(Speaking of the show’s not pulling it’s punches, I was also surprised and impressed by the death of a major character towards the end of the season.  I’d expected that character to be in the show for the long-haul!  I was impressed by the boldness of writing him out, even though I’ll miss that great character.)

Keri Russell and Matthew Rhys are terrific, but I was also really taken by Noah Emmerich’s performance as FBI agent Stan Beeman.  In many ways Stan is the third lead of the show.  He’s initially introduced as an obstacle for Philip and Elizabeth, but I was pleased at how quickly the show developed him as a complicated and sympathetic (though he does some despicable things) main character, whose story drives nearly as much of this first season as does Elizabeth and Philip’s.  Noah Emmerich gives a rich performance here.  (And I am fascinated by the twitches that he gives Stan.  Is that what Mr. Emmerich is really like, or is that all part of the performance?  I am intrigued!)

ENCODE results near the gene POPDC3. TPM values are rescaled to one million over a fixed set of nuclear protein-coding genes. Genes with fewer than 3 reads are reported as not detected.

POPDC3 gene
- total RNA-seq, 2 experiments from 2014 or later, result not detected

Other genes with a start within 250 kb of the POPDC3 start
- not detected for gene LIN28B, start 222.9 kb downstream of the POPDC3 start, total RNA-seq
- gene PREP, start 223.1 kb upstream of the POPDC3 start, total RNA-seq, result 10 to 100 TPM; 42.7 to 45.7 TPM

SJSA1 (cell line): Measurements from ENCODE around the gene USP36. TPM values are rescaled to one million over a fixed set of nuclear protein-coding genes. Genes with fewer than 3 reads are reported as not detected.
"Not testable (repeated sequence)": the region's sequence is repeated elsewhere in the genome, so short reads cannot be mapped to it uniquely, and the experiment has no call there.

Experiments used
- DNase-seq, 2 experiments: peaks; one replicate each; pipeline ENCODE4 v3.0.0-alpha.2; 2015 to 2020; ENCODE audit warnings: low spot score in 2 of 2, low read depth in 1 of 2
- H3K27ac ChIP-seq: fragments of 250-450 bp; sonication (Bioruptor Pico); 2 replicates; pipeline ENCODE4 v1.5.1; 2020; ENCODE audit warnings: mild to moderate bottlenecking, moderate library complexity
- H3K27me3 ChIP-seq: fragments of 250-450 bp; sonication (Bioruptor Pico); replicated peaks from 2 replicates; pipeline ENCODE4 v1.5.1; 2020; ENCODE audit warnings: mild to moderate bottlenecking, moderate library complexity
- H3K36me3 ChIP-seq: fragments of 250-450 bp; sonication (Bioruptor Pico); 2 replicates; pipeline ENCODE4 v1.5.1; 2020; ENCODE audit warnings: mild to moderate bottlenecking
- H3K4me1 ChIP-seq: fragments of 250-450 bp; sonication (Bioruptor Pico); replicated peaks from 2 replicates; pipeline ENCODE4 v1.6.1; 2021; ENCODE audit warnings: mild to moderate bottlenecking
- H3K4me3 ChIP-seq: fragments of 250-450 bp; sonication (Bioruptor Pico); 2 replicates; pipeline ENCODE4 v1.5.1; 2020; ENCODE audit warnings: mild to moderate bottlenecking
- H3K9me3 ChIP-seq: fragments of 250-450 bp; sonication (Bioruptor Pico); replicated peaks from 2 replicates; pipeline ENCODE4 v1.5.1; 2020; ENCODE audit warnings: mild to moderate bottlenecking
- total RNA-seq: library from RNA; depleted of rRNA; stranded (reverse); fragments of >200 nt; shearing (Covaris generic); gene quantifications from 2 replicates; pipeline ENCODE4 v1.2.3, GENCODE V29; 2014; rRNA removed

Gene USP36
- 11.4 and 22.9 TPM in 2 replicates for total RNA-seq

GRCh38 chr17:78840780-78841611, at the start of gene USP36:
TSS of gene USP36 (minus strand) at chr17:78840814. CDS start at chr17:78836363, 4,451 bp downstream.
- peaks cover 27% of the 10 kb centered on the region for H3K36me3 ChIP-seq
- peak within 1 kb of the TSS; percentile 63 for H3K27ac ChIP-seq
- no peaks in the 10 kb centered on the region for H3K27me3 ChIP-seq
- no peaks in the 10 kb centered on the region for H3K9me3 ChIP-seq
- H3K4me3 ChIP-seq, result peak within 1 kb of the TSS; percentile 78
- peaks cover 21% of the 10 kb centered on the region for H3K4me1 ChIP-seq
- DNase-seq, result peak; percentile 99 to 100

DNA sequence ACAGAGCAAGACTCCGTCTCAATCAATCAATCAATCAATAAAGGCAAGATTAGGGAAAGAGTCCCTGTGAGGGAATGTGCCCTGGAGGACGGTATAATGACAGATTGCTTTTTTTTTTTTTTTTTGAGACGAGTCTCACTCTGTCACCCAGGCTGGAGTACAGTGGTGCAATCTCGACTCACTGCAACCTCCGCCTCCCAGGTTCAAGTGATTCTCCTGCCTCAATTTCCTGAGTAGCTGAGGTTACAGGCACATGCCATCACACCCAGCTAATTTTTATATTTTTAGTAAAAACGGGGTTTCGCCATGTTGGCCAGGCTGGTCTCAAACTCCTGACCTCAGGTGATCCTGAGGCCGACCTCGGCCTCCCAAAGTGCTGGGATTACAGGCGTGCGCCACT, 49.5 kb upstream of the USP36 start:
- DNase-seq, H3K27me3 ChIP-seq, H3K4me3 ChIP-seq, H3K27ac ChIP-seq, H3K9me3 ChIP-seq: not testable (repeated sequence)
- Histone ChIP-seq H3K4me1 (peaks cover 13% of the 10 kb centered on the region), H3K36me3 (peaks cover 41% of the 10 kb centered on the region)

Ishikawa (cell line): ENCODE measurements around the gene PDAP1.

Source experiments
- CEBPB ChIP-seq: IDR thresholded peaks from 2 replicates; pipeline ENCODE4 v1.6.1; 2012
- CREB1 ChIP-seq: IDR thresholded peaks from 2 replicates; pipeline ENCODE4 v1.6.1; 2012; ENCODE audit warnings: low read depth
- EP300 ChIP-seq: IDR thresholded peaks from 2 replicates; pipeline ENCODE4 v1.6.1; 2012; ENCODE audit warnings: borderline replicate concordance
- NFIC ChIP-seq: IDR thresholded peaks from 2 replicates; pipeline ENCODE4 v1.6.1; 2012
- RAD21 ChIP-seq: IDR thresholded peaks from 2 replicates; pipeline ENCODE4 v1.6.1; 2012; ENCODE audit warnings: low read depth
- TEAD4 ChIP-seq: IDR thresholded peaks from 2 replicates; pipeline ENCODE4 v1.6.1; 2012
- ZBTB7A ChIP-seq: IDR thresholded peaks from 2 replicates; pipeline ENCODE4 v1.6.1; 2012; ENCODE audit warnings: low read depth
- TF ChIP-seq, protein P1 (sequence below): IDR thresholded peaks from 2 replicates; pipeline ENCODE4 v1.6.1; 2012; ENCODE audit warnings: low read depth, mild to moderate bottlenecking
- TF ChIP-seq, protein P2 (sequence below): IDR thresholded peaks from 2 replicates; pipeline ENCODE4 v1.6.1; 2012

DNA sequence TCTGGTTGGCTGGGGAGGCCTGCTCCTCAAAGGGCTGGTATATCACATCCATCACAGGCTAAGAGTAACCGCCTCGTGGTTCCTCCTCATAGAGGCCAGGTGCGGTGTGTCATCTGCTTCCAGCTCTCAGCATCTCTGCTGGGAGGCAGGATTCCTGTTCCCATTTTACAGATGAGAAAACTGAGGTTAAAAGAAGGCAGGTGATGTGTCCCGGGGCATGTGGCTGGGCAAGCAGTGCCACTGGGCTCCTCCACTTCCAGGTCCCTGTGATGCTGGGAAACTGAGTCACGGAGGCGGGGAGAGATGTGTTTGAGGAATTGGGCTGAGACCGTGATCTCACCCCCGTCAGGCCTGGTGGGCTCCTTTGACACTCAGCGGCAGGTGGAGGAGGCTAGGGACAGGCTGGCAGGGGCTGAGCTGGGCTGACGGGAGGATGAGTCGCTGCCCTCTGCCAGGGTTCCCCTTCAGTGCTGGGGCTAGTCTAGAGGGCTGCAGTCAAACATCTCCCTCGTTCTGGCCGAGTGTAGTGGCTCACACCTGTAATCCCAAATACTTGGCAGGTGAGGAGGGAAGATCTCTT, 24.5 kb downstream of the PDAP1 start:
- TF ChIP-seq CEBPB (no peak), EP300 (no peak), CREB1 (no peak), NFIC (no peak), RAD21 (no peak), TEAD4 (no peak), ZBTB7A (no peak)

The show is extremely well-made, capturing the period setting brilliantly — in the outfits, the cars, the sets, everything — without seeming staid or dodgy.  The Americans is a period piece but it never feels like a period piece.  It feels very current, very much of the now.  It captures the era brilliantly without shoving it in your face.  This is quite an accomplishment.

I love how the show takes the audience deep into the world of spies-versus-spies as the Americans and the Soviets fence with one another behind the scenes of the average American’s every-day life.  I have no idea how accurate any of this stuff really is, but it certainly feels accurate to me, or at least plausible.  I’m now extremely interested in doing some reading to learn more about this era!

I am glad to now be on-board with The Americans, and I can’t wait to move on to season two.  (Though before I do, I’ll be watching Aziz Ansari’s Master of None and Marvel’s Jessica Jones, two new Netflix shows I cannot wait to dive into.  I will be back soon with my thoughts on both!